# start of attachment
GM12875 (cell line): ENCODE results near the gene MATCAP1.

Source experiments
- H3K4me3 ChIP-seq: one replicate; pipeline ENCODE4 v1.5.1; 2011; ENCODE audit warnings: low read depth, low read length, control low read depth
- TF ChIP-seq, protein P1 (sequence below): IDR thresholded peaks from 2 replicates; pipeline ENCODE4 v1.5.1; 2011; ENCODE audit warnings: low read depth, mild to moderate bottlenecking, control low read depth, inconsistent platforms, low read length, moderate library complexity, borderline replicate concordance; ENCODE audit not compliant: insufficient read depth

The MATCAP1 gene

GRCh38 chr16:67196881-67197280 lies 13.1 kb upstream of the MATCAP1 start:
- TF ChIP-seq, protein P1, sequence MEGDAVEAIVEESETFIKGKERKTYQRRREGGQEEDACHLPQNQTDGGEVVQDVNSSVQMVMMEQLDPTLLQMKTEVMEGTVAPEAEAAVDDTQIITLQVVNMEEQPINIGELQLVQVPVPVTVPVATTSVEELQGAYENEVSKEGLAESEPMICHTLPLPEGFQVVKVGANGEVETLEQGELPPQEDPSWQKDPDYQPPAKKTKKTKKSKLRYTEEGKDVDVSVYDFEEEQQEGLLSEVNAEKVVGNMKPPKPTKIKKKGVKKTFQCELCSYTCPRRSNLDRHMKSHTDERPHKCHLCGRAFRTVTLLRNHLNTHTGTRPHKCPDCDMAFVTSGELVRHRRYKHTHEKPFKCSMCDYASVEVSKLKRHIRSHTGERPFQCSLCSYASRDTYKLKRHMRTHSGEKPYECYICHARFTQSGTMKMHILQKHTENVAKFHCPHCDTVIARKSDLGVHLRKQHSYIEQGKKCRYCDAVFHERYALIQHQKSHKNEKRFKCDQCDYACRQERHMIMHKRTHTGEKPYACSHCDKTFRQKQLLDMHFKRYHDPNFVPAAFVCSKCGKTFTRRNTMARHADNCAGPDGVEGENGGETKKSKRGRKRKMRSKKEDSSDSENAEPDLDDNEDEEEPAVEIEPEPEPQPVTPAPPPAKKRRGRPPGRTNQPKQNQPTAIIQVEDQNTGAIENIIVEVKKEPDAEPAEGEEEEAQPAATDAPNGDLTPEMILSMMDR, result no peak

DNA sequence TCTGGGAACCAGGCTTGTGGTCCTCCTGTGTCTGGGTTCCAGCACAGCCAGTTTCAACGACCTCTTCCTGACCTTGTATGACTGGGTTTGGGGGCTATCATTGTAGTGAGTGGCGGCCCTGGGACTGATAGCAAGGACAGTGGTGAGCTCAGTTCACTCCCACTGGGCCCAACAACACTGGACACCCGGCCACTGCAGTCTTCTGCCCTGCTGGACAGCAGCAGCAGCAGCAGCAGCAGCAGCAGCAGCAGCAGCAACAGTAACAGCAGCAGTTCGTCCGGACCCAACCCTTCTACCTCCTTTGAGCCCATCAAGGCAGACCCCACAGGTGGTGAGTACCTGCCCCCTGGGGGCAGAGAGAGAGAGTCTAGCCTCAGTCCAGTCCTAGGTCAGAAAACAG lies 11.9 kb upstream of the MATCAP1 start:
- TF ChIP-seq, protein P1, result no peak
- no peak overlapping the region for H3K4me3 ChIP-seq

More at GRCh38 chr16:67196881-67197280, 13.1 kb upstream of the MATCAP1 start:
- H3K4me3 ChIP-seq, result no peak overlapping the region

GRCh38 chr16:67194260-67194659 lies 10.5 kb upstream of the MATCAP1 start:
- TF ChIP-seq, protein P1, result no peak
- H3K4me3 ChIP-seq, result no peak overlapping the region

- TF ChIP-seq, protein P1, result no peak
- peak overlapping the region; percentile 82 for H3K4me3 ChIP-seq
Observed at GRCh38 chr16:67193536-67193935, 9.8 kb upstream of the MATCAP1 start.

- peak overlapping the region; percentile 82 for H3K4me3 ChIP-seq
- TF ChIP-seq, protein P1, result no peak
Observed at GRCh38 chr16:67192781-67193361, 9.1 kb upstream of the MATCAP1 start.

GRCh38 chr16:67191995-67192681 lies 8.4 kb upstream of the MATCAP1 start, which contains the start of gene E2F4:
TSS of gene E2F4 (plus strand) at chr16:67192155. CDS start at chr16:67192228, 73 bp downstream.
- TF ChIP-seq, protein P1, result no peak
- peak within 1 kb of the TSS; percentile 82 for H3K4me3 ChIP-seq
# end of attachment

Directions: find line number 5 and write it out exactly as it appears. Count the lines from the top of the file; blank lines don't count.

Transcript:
The MATCAP1 gene